Benjamin Roundy was playing catch with his brother at the city park on Central Avenue and having a great time.
By Bryan Gallegos
For the DC Herald
But soon, the boys will be playing catch on a new field – a field of dreams.
The City of Killdeer is building it and they are coming. The city’s field of dreams is a new 18-acre complex on the east side of town that will feature several amenities in a picturesque setting designed for summer fun that would be the envy of any big city.
The project will cost $1.7 million and will be paid through oil impact funds from the state of North Dakota, and through a 10-year city sales tax plan, said James Mousseau, the city’s parks and recreation director.
There will be grass, and trees and walking trails and places for families to have picnics – a pavilion and gazebos with stationary tables.
But what has Roundy most excited is he’ll be able to play baseball there. And not just baseball. The complex will include a baseball field, a softball field, two basketball courts, two tennis courts, horse shoe pits, a skate park and an ice rink.
The area will also feature a concession building with indoor rest rooms. For Roundy, that’s a perfect addition when you play baseball. After all, what is a night at the ball park without a soda and a hot dog?
“I can’t wait. I love baseball,” Roundy said, in between tosses to his little brother. “It will be fun to play here.”
He and others will get that chance. The Killdeer Parks and Recreation Department rekindled a summer baseball program this year, attracting 82 boys and girls from around Dunn County. It will be the first time in five years that the Parks and Recreation Department will offer summer youth baseball, Mousseau said.
“We’re starting from scratch with this,” Mousseau said. “I think kids are really looking for something positive and important to do in the summer.”
Last year, Roundy and his siblings went to Halliday to play America’s favorite past time. They practiced and played intra-squad games, said Roundy’s mother, Erin.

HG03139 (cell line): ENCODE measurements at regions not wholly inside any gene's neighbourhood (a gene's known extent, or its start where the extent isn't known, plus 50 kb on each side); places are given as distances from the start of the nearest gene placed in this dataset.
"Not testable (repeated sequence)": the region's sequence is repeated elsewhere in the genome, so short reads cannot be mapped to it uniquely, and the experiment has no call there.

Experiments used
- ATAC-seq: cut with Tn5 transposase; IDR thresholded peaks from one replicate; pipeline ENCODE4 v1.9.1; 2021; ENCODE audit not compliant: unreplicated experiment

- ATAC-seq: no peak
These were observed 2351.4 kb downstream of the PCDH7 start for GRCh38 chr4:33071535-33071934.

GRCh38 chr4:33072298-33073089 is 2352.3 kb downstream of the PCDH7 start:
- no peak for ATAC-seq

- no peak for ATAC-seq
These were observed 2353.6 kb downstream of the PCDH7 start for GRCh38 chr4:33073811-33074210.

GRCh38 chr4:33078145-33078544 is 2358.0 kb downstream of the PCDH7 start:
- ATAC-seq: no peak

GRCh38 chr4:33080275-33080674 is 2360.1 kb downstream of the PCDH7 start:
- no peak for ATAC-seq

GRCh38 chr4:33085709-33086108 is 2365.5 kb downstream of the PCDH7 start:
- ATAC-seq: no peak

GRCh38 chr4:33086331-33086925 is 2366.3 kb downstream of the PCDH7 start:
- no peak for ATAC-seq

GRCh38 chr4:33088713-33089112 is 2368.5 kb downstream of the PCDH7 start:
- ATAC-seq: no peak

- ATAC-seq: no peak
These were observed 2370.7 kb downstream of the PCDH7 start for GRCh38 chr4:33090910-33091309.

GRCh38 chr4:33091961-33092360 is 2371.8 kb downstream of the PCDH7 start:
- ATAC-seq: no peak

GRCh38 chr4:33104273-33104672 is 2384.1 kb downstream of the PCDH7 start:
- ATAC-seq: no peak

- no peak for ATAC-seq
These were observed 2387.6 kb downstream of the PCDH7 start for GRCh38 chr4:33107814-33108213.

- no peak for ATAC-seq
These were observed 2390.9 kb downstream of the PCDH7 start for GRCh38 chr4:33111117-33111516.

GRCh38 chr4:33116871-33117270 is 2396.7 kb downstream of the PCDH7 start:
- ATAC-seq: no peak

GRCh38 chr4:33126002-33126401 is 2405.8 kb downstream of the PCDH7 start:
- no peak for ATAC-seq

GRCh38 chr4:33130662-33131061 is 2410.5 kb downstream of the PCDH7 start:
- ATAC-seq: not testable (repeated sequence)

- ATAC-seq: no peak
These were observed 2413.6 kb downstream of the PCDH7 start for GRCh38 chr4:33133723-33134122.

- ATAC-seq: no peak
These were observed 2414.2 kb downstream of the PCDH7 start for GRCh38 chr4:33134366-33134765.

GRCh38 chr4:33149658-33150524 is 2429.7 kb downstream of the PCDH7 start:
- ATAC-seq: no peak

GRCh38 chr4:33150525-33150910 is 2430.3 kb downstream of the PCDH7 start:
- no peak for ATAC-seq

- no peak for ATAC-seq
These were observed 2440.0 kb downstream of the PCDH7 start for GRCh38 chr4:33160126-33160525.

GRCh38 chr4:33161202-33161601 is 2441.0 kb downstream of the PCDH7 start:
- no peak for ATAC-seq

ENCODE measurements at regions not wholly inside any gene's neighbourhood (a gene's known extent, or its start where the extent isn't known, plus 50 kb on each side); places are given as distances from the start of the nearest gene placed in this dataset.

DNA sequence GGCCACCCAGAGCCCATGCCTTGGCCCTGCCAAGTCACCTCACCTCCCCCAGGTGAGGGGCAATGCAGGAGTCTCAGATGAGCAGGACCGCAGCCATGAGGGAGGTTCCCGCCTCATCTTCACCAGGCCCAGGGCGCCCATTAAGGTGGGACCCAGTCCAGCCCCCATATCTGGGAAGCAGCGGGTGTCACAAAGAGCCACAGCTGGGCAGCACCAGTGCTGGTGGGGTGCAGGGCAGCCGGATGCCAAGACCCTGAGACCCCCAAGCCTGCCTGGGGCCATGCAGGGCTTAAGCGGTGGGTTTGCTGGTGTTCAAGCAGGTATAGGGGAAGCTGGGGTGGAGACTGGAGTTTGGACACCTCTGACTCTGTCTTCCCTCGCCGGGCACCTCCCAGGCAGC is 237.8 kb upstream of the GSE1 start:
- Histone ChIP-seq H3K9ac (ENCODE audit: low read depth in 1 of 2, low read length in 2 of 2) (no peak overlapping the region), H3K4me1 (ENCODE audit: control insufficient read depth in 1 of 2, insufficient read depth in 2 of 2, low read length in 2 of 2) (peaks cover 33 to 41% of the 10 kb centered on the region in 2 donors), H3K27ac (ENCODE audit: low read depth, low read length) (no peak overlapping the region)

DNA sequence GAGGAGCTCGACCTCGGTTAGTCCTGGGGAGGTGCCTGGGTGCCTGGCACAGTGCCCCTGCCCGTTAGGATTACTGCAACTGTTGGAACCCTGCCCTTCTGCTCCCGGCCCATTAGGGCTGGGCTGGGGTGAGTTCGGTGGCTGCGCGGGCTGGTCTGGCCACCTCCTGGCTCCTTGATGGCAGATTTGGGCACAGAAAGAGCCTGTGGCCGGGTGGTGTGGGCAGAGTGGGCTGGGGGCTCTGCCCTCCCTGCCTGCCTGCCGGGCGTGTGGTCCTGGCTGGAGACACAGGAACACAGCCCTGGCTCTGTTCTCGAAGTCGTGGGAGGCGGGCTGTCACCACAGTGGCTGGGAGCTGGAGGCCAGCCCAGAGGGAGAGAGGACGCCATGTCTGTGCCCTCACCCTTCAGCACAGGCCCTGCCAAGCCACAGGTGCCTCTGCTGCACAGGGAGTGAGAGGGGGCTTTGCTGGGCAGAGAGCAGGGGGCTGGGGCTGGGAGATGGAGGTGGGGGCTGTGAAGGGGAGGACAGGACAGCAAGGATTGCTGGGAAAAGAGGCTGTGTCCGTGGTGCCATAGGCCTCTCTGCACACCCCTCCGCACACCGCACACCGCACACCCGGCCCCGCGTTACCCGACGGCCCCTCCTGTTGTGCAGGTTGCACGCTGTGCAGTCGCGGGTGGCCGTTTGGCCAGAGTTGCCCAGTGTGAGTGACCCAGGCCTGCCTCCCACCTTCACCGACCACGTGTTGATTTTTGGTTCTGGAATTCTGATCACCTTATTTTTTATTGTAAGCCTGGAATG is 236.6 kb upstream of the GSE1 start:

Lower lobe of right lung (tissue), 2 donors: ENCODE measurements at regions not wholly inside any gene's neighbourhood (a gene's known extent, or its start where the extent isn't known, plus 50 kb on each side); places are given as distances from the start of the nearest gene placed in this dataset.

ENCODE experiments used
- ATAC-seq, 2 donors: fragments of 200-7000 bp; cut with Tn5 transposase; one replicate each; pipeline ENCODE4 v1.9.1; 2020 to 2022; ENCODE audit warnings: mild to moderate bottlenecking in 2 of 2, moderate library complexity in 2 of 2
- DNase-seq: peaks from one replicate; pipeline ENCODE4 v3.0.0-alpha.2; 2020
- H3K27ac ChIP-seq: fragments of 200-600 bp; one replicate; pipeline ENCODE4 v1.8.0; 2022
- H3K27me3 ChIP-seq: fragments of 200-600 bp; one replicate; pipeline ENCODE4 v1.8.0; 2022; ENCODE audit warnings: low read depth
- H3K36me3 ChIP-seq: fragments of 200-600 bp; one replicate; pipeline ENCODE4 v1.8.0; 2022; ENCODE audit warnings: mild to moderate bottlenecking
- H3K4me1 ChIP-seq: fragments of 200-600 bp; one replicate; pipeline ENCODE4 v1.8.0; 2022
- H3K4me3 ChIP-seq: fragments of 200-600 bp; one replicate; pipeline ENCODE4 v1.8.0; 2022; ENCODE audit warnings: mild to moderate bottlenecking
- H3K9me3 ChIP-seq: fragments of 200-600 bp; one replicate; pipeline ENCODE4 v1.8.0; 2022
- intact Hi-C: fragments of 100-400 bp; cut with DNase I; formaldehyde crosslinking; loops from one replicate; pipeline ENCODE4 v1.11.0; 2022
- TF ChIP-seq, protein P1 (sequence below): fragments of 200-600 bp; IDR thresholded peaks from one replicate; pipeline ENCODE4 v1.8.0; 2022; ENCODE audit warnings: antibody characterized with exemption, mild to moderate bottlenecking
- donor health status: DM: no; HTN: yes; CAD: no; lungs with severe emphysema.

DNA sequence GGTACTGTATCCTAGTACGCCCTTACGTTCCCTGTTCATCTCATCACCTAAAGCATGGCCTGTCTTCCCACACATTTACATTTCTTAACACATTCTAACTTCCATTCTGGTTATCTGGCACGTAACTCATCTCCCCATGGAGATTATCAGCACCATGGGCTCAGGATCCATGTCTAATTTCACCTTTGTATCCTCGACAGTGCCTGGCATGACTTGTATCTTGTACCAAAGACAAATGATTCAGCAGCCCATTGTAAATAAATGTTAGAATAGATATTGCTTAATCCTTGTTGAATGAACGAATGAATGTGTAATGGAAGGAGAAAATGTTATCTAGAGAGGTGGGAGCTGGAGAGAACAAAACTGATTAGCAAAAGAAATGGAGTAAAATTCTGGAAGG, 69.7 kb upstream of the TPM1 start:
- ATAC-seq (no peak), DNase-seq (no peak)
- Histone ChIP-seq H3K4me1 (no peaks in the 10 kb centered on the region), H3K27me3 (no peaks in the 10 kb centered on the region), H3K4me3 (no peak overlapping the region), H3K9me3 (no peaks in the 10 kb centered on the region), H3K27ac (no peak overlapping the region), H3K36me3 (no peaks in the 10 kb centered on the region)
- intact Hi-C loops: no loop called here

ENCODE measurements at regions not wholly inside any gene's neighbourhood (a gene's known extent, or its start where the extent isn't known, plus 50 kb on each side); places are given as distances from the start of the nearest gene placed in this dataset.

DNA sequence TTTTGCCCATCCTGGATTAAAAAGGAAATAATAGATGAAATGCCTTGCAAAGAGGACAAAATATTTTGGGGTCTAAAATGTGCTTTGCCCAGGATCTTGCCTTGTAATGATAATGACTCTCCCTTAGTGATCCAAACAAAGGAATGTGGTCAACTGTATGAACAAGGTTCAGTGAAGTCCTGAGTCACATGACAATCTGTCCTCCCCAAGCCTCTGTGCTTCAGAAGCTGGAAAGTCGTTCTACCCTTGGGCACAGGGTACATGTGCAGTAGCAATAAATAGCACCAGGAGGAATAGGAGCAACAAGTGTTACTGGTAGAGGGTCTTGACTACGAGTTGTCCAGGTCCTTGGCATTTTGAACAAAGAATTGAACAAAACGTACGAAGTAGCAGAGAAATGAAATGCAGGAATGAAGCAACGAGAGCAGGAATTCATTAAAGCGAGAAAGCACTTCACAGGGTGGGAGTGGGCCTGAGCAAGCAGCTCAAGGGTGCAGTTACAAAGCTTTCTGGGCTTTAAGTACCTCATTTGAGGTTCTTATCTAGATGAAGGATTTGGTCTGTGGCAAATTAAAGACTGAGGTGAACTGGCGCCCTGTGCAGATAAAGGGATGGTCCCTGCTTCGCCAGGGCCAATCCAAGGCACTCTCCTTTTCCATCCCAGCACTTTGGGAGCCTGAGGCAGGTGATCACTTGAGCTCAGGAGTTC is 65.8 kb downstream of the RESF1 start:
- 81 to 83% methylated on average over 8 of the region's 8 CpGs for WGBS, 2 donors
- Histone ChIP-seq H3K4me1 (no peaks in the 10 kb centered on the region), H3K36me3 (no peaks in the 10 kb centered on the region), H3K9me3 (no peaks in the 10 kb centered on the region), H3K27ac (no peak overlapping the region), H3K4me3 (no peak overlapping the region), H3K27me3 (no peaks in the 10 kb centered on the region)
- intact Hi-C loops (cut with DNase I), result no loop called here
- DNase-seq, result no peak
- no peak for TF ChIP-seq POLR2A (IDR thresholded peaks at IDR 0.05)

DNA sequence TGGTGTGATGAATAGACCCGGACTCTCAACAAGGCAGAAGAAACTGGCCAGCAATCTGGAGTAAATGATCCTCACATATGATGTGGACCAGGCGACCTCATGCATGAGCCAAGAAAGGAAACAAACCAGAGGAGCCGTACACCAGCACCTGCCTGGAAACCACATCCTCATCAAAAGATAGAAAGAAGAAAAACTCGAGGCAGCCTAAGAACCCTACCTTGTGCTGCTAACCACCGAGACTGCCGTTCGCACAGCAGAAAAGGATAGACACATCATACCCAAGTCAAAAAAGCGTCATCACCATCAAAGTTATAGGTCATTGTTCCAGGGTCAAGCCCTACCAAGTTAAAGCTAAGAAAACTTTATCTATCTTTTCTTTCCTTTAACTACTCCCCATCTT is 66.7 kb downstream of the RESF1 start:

This summer, youths in the Killdeer program will be able to participate in T-ball, Mustang baseball and Little League. The T-ball team will be made up of kids between the age of 4-6, while Mustang League players will be for youths 7-9, and Little League will be for children 10-12 years of age.
There is no cost for T-ball, but the fee for Mustang and Little League are $50 per child. Registration will be open through the entire season, Mousseau said
T-ball will scrimmage for the most part, Mousseau said, but will have a tournament in Bowman on June 29.
The Mustang team, which may be split into two teams, and the Little League team will be playing home and away games in the State Line Conference that will feature squads from South Heart, Bowman, New England, Belfield, Hettinger and Richardton, Mousseau said. The season was scheduled to start on May 31 and both divisions will have league tournaments.
The Parks and Recreation Department also hired coaches for the team. The coaches include: Jaylee Booth, T-ball; Heather Travis, Mustang; and Ryan Halverson, Little League.
“Our vision is to grow these programs so people will want to go to the games,” Mousseau said.
The Complex is scheduled to be completed in June, which is the city’s responsibility. The baseball program is the responsibility of the Parks and Recreation Department. It is providing all the gear and equipment for the teams – gloves, uniforms, bats and balls, helmets, and catcher’s gear.
And the community is helping making it happen. The Saddle Club recently donated $5,000 for the purchase of equipment and for travel expenses for the teams.
Mousseau said the department will accept any donation for the program but has established a three-tier sponsorship program – bronze, $250; silver, $500; and gold, $1,000 and above.
“There’s going to be trial and error to bring this back, but we want to get better every year,” Mousseau said.